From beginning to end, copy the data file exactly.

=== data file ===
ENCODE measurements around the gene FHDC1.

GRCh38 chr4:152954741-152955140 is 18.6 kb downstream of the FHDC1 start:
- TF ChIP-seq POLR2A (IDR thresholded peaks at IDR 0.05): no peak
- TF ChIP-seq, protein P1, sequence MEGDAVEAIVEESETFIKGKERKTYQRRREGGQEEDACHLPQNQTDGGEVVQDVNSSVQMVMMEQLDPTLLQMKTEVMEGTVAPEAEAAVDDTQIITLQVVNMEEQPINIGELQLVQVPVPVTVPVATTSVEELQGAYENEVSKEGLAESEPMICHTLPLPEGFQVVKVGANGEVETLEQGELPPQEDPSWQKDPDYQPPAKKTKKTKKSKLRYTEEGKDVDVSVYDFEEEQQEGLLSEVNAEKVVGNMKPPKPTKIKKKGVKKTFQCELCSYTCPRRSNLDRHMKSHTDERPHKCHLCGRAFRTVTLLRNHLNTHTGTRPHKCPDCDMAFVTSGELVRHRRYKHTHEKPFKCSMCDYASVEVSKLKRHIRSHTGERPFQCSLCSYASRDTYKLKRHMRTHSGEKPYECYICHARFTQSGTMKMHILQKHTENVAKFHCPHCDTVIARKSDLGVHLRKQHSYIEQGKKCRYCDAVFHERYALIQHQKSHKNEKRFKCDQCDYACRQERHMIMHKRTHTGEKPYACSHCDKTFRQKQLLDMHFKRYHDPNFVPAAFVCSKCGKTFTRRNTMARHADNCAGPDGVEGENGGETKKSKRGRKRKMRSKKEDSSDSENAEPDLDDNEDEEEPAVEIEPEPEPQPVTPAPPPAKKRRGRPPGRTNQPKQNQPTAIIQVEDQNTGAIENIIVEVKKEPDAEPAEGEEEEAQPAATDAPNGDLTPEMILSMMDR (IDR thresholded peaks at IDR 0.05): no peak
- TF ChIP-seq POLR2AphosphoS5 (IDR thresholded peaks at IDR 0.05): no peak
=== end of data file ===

ENCODE measurements around the gene FHDC1.

GRCh38 chr4:152954741-152955140 is 18.6 kb downstream of the FHDC1 start:
- TF ChIP-seq POLR2A (IDR thresholded peaks at IDR 0.05): no peak
- TF ChIP-seq, protein P1, sequence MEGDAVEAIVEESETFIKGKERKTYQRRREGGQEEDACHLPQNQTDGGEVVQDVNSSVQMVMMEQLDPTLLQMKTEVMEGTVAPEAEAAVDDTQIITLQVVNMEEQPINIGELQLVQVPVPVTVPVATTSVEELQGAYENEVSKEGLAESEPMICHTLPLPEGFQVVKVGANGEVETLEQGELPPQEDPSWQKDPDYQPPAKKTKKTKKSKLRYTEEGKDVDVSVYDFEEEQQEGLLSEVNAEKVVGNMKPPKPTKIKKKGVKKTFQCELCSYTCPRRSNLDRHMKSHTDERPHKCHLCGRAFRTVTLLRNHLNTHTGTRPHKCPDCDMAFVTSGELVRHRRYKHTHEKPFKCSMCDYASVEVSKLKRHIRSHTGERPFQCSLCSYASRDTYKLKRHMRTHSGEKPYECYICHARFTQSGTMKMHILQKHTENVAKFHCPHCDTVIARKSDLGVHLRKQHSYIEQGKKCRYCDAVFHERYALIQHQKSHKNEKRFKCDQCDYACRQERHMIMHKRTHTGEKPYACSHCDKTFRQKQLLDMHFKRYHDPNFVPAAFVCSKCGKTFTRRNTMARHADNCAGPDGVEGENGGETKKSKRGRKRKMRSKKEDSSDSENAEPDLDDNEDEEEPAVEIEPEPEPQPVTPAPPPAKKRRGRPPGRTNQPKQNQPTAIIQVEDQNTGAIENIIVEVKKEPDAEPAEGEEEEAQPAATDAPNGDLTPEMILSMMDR (IDR thresholded peaks at IDR 0.05): no peak
- TF ChIP-seq POLR2AphosphoS5 (IDR thresholded peaks at IDR 0.05): no peak